Deadly Salmonella Outbreak Plagues Thanksgiving Turkeys in 35 States!
It is almost Thanksgiving! Time for Turkey Dinner!
Thanksgiving is almost here and people are getting their turkey and trimmings ready for the traditional family dinner. You need to be aware of the correct food safety recommendations from the CDC for preparing your turkey. On the whole, keep your holiday a safe and enjoyable time for all.
The CDC issued a new warning about a salmonella outbreak linked to raw turkey after 164 people were reported ill and, tragically, one died. At the present time, there are no single suppliers or brands that have been identified.
However, the CDC is not advising consumers to stop buying a turkey and is not preventing stores from selling it, instead, they are advising consumers to take a few steps to prevent food poisoning and stay healthy.
So far, there are 35 states reporting illnesses in this outbreak:
The states are Alaska, Arizona, California, Colorado, Connecticut, Delaware, Florida, Georgia, Hawaii, Idaho, Iowa, Illinois, Indiana, Kansas, Kentucky, Maryland, Massachusetts, Michigan, Minnesota, Missouri, Nebraska, New Jersey, New York, North Carolina, North Dakota, Ohio, Oklahoma, Oregon, Pennsylvania, South Carolina, South Dakota, Tennessee, Texas, Virginia, and Wisconsin.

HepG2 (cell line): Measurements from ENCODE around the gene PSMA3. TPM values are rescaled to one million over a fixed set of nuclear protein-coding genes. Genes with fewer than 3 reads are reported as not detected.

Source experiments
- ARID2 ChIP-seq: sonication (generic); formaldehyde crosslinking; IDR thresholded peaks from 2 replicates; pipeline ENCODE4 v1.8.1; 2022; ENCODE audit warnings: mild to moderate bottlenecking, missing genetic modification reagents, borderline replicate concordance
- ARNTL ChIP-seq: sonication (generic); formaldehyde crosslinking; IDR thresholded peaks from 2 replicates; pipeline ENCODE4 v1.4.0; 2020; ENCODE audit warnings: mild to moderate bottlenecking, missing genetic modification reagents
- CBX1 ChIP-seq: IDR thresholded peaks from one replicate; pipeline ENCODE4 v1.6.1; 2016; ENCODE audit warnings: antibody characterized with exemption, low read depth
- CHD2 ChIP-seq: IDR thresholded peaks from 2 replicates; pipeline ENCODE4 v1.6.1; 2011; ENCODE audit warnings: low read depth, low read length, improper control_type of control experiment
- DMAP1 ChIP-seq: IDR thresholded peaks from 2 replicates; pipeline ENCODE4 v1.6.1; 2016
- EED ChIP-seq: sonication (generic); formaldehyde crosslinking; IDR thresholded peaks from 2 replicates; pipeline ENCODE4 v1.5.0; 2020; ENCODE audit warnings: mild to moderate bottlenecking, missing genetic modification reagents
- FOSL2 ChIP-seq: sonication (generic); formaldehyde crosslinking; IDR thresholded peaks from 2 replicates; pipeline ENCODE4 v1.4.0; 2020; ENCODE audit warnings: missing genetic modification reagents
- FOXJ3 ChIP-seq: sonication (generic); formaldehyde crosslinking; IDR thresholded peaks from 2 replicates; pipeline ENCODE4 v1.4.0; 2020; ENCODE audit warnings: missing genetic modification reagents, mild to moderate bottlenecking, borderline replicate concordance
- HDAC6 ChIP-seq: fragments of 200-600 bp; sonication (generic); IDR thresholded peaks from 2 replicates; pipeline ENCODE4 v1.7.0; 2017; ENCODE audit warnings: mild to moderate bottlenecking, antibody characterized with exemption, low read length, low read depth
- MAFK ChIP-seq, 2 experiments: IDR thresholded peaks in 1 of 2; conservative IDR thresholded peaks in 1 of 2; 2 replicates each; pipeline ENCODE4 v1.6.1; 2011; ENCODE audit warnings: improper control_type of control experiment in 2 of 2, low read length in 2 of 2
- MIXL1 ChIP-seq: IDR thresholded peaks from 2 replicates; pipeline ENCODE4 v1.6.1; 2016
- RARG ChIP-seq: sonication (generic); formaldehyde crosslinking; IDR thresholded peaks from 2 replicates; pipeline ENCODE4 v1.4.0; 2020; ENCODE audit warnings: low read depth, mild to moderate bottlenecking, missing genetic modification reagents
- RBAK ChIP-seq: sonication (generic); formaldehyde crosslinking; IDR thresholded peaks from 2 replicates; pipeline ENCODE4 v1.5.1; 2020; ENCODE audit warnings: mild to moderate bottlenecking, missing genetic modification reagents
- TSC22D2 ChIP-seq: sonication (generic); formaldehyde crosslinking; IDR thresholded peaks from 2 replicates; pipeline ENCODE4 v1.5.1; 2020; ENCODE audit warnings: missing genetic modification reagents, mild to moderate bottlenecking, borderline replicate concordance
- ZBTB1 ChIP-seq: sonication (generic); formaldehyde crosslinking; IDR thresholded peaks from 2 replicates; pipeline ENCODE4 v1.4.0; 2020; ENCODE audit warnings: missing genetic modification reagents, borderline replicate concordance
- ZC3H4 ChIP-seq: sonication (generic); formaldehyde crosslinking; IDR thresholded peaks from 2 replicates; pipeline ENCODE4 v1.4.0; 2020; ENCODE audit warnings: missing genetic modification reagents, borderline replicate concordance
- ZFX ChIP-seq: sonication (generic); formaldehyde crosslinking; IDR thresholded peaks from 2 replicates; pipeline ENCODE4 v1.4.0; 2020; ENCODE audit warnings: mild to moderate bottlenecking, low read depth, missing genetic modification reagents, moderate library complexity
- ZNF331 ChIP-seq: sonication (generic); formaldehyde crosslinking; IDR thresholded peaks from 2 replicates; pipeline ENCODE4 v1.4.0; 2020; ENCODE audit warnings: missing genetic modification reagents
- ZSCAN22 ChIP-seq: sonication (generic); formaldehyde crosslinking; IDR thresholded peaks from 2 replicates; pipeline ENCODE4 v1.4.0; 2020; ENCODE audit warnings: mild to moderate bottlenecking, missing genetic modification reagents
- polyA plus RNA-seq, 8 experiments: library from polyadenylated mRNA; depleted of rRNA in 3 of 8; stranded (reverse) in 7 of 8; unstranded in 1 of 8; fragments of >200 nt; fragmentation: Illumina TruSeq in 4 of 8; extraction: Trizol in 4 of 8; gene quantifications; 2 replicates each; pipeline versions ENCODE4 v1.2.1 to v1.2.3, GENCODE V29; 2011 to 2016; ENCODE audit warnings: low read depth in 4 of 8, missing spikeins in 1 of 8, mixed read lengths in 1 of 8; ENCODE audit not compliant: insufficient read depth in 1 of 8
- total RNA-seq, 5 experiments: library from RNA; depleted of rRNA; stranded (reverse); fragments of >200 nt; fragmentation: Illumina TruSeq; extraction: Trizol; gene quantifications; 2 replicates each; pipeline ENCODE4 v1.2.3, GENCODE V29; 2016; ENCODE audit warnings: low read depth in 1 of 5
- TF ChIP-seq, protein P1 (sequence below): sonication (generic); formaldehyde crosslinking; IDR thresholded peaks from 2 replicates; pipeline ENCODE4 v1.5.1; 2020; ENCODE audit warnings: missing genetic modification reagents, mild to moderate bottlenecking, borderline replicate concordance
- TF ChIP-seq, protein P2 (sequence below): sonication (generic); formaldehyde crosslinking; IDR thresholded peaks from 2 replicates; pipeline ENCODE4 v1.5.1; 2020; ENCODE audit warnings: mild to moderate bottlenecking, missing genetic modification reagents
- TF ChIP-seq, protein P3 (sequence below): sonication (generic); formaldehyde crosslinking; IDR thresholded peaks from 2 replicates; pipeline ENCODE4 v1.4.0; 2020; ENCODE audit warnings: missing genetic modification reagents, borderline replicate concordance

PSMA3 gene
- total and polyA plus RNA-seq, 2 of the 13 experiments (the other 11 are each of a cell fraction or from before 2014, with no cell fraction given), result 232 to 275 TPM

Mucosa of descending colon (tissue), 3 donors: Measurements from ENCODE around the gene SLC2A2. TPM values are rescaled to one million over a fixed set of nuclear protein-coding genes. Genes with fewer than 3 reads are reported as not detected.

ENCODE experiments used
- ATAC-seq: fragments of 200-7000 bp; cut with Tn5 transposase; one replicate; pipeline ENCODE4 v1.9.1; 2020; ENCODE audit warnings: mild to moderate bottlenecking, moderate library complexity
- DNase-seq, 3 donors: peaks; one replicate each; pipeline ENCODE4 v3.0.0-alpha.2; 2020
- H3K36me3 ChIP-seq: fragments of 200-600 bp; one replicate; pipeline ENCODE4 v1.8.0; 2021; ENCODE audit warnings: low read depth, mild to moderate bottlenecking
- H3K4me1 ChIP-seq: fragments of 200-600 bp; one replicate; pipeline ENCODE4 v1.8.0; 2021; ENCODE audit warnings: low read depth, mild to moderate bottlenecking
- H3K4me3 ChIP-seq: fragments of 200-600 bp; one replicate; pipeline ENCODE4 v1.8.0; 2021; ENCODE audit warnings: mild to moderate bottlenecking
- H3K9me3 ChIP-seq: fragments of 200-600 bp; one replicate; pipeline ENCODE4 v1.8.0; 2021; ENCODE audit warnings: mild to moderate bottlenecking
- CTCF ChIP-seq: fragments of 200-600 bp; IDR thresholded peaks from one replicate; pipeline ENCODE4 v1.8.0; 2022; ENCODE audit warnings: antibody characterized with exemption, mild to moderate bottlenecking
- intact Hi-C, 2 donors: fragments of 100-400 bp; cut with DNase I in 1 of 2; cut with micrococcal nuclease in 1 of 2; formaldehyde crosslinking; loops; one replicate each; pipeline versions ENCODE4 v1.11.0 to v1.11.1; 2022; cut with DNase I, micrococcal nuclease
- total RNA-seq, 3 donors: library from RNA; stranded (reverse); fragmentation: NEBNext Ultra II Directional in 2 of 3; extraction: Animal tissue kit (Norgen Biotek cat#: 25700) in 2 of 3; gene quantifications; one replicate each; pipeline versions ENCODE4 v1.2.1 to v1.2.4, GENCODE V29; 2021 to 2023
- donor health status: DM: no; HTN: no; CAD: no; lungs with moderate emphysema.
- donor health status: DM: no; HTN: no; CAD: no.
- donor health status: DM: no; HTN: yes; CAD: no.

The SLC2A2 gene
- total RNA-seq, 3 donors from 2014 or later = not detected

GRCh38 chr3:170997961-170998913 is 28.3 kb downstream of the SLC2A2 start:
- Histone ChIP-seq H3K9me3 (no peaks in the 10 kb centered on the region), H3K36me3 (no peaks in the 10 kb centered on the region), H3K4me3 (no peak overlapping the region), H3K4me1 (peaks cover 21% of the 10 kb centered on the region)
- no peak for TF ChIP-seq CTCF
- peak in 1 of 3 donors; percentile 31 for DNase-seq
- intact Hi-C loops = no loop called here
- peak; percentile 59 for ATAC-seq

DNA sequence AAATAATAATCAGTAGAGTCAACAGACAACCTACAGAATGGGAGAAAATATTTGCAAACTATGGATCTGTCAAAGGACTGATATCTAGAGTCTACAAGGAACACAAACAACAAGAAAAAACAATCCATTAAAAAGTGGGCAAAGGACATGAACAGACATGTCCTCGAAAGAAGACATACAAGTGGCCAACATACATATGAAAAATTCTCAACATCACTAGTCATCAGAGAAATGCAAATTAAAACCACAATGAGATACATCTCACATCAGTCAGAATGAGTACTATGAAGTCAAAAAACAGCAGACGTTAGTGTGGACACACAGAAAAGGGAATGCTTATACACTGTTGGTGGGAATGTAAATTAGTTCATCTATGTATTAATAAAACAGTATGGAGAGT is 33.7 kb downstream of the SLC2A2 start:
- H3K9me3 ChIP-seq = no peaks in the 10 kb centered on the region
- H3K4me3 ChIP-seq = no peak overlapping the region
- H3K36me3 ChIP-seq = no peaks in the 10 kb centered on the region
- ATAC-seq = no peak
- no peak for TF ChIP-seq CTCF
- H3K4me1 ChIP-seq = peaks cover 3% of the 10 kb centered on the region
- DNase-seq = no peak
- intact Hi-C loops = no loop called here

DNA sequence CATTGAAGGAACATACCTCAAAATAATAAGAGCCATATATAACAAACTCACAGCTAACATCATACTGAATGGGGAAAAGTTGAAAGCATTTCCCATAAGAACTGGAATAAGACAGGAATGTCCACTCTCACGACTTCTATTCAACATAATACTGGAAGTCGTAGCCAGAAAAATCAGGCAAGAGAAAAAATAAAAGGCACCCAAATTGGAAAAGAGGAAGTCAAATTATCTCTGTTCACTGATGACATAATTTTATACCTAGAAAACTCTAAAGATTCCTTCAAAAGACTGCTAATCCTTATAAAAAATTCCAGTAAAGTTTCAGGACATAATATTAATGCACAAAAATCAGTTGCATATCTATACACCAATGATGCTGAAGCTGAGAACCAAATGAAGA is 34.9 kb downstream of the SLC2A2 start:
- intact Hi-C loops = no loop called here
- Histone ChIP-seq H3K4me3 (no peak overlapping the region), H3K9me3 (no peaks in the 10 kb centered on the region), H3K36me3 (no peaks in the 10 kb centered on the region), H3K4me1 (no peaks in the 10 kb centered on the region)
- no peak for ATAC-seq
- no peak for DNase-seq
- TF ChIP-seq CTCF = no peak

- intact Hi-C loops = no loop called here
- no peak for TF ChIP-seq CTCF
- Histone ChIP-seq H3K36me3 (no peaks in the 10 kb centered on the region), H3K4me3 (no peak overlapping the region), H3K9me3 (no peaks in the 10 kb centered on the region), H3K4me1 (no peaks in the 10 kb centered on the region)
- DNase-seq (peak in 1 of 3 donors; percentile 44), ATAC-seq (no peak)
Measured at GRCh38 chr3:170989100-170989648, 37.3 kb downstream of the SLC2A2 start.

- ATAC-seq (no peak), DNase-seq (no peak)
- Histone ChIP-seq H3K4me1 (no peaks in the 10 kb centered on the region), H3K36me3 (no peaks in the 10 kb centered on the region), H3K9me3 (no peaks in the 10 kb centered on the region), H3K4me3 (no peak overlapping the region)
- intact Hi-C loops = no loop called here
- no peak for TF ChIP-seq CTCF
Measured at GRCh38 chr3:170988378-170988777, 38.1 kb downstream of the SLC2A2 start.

Is this a recall?
No. There is no recall on any turkey product at this time. They are still investigating sources and suppliers to possibly determine a single common supplier.
Here are food safety recommendations:
- Always wash your hands and any food preparation surfaces and utensils to avoid cross-contamination.
- Always cook your turkey thoroughly, or until it reaches an internal temperature of 165 degrees Fahrenheit. Rather than take a chance on not achieving the proper temperature, use a meat thermometer to test temperature in the thickest part of the bird.
Washing your turkey:
- Don’t spread germs from raw turkey around food preparation areas. Do not wash your raw turkey before prepping, this just spreads the germs around.
- Thaw your turkey in the fridge, or use cold water that’s changed every 30 minutes, or by defrosting it in a microwave. Never leave your turkey out on the counter to thaw.
Should pets be fed raw turkey?
No. The CDC does not recommend feeding your pets raw turkey because it could contain germs like salmonella that can make them sick. Unfortunately, pet owners can also get sick from handling food or caring for their pet.
What are Salmonella Symptoms?
People infected with salmonella will typically develop symptoms such as diarrhea, abdominal cramps, and a fever. Consequently, these symptoms can take 12 to 72 hours to appear after exposure to the germ. In healthy people, the illness typically lasts about four to seven days. In some cases, diarrhea can be severe enough to require antibiotics and a hospital stay.
Salmonella can be severe or life-threatening for young children, the elderly, and people with weak immune systems.
In this case, this strain of Salmonella is resistant to a handful of antibiotics and can be difficult to treat.